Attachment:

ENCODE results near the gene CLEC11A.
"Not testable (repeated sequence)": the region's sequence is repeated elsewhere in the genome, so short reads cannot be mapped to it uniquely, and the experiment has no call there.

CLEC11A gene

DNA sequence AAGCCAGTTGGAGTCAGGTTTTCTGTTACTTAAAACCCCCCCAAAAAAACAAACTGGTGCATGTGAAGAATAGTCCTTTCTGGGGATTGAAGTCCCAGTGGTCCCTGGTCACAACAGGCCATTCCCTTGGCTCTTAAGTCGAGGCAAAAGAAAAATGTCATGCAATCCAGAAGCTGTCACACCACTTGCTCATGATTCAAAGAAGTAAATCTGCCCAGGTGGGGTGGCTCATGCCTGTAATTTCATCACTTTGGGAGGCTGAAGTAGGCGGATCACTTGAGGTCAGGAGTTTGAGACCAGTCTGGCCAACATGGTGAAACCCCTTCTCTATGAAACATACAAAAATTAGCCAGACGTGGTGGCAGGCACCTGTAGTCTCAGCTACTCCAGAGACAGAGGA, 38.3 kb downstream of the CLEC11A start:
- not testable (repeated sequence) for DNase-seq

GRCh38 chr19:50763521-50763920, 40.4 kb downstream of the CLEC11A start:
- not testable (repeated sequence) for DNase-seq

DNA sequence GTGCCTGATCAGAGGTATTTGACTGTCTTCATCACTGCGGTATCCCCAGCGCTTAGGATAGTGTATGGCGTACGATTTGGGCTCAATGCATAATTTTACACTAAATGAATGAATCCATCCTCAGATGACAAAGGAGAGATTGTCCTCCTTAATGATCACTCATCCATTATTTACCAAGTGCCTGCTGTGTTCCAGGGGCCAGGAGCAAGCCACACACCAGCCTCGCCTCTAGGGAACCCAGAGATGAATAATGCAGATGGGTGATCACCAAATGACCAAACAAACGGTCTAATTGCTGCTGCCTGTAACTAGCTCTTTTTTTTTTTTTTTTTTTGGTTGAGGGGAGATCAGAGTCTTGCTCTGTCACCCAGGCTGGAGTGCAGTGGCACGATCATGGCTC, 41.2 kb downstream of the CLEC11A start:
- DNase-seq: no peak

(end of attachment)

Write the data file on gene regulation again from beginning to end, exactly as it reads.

ENCODE results near the gene CLEC11A.
"Not testable (repeated sequence)": the region's sequence is repeated elsewhere in the genome, so short reads cannot be mapped to it uniquely, and the experiment has no call there.

CLEC11A gene

DNA sequence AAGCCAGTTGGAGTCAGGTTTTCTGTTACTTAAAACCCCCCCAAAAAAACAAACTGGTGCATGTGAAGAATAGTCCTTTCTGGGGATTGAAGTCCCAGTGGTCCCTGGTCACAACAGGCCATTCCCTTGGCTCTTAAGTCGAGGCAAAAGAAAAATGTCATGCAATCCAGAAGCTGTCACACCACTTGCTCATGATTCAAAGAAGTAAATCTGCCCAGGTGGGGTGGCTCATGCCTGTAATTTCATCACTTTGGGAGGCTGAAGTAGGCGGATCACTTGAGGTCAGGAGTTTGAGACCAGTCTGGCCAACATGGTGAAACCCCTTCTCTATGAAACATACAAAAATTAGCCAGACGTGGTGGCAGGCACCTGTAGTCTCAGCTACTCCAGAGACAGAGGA, 38.3 kb downstream of the CLEC11A start:
- not testable (repeated sequence) for DNase-seq

GRCh38 chr19:50763521-50763920, 40.4 kb downstream of the CLEC11A start:
- not testable (repeated sequence) for DNase-seq

DNA sequence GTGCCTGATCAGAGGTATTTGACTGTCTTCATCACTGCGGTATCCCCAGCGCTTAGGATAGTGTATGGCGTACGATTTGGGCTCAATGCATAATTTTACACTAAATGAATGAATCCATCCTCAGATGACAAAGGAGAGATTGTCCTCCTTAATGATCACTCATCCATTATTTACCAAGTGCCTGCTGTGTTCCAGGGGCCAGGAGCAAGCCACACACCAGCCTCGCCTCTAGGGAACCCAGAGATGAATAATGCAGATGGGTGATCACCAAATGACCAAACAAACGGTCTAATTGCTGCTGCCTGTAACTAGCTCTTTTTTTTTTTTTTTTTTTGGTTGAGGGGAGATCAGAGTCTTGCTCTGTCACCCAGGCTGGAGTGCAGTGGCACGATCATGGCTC, 41.2 kb downstream of the CLEC11A start:
- DNase-seq: no peak